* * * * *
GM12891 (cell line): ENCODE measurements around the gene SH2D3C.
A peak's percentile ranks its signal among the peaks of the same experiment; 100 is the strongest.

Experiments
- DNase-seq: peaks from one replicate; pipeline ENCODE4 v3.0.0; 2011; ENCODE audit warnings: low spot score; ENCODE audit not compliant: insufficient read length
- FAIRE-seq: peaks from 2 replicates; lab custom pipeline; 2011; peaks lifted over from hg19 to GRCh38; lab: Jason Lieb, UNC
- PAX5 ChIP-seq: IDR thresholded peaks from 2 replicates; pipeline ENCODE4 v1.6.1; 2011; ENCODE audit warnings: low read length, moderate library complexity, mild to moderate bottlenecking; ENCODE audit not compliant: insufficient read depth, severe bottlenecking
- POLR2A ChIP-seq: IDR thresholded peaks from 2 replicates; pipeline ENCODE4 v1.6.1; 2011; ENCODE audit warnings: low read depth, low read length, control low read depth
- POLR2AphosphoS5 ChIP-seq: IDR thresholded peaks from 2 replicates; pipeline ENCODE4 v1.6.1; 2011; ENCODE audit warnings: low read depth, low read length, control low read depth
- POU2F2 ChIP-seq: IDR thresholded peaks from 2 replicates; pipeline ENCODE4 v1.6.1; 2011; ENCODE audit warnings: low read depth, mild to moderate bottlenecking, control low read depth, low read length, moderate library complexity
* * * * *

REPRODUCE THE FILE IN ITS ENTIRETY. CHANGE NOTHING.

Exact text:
GM12891 (cell line): ENCODE measurements around the gene SH2D3C.
A peak's percentile ranks its signal among the peaks of the same experiment; 100 is the strongest.

Experiments
- DNase-seq: peaks from one replicate; pipeline ENCODE4 v3.0.0; 2011; ENCODE audit warnings: low spot score; ENCODE audit not compliant: insufficient read length
- FAIRE-seq: peaks from 2 replicates; lab custom pipeline; 2011; peaks lifted over from hg19 to GRCh38; lab: Jason Lieb, UNC
- PAX5 ChIP-seq: IDR thresholded peaks from 2 replicates; pipeline ENCODE4 v1.6.1; 2011; ENCODE audit warnings: low read length, moderate library complexity, mild to moderate bottlenecking; ENCODE audit not compliant: insufficient read depth, severe bottlenecking
- POLR2A ChIP-seq: IDR thresholded peaks from 2 replicates; pipeline ENCODE4 v1.6.1; 2011; ENCODE audit warnings: low read depth, low read length, control low read depth
- POLR2AphosphoS5 ChIP-seq: IDR thresholded peaks from 2 replicates; pipeline ENCODE4 v1.6.1; 2011; ENCODE audit warnings: low read depth, low read length, control low read depth
- POU2F2 ChIP-seq: IDR thresholded peaks from 2 replicates; pipeline ENCODE4 v1.6.1; 2011; ENCODE audit warnings: low read depth, mild to moderate bottlenecking, control low read depth, low read length, moderate library complexity